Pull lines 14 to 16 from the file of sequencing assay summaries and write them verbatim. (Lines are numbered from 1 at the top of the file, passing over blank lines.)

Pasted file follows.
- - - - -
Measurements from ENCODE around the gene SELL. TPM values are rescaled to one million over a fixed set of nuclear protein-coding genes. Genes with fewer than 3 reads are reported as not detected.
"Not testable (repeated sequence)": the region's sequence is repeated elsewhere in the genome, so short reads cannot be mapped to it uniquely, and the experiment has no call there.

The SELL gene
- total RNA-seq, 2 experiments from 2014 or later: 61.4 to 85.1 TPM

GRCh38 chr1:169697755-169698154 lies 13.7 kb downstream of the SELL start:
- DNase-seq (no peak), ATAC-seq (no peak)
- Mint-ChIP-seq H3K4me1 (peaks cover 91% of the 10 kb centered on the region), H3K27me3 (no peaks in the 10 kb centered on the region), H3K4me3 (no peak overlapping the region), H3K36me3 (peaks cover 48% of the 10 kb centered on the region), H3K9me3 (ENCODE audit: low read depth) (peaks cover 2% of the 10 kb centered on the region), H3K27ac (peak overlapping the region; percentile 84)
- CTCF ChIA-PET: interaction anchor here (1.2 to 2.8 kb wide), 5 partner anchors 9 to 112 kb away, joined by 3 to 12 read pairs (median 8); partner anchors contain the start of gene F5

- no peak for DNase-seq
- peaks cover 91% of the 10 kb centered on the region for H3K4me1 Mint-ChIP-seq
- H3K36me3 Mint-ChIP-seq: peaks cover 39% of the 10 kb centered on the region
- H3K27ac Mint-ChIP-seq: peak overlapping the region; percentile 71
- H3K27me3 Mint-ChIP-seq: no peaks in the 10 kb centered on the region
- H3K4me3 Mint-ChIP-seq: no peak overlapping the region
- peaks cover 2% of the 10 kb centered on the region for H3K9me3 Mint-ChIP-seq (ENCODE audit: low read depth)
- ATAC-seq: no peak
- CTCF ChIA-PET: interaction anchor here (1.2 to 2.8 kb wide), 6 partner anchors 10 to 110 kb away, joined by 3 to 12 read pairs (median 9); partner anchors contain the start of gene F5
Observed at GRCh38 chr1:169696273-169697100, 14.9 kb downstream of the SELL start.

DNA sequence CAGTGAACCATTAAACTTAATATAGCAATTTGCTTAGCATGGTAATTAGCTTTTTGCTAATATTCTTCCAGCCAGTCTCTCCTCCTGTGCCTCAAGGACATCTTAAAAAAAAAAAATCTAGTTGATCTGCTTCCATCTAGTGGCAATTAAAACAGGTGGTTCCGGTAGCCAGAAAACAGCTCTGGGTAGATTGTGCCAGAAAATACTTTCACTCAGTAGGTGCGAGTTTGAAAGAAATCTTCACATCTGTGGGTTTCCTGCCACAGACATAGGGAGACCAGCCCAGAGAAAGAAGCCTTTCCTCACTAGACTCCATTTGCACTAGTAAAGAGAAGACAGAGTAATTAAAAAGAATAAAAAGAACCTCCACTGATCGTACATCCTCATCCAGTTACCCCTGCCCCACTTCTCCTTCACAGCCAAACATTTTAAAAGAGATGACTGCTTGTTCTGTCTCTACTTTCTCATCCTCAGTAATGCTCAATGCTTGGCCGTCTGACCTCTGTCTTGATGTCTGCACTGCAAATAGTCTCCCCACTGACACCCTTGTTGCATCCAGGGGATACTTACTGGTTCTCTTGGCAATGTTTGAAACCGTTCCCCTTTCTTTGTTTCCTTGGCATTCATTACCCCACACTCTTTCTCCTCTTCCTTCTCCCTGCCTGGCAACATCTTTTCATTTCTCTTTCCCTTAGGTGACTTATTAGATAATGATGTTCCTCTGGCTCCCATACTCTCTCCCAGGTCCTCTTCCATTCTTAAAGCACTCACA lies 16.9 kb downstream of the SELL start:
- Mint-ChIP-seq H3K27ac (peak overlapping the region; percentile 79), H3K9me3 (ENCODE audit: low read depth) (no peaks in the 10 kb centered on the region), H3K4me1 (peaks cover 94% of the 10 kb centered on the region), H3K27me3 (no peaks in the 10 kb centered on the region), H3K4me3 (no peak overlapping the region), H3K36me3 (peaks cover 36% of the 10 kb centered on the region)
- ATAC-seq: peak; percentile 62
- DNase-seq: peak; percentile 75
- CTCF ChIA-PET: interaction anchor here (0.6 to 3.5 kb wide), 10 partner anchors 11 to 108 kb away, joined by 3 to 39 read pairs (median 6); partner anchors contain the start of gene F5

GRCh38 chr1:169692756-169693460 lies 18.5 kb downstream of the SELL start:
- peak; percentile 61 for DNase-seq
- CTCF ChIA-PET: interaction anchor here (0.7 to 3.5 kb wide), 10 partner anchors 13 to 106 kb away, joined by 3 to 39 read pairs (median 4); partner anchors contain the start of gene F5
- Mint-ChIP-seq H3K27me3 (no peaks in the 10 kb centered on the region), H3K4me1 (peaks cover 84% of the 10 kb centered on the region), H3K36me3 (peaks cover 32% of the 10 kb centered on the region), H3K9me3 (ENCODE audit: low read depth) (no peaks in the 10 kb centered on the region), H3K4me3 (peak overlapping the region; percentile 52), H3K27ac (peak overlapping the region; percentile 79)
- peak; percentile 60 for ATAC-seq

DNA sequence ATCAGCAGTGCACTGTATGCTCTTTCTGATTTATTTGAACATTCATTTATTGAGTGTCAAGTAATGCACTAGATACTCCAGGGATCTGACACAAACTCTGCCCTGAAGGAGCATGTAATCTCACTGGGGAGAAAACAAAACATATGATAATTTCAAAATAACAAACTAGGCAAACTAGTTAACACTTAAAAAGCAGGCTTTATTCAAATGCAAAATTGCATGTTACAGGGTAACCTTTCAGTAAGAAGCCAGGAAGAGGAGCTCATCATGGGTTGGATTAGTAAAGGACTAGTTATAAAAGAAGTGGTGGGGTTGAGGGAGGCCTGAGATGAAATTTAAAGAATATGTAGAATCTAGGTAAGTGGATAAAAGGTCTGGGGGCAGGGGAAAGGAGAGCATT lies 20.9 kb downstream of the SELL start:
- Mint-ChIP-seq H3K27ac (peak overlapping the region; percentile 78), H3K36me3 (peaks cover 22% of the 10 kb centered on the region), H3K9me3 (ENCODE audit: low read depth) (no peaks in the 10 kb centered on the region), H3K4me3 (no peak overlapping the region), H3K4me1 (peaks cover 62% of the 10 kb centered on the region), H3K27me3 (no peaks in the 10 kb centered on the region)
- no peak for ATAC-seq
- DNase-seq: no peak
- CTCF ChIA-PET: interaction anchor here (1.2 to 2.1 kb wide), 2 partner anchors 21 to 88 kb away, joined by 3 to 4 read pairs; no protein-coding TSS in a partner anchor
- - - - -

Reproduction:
- H3K4me3 Mint-ChIP-seq: no peak overlapping the region
- peaks cover 2% of the 10 kb centered on the region for H3K9me3 Mint-ChIP-seq (ENCODE audit: low read depth)
- ATAC-seq: no peak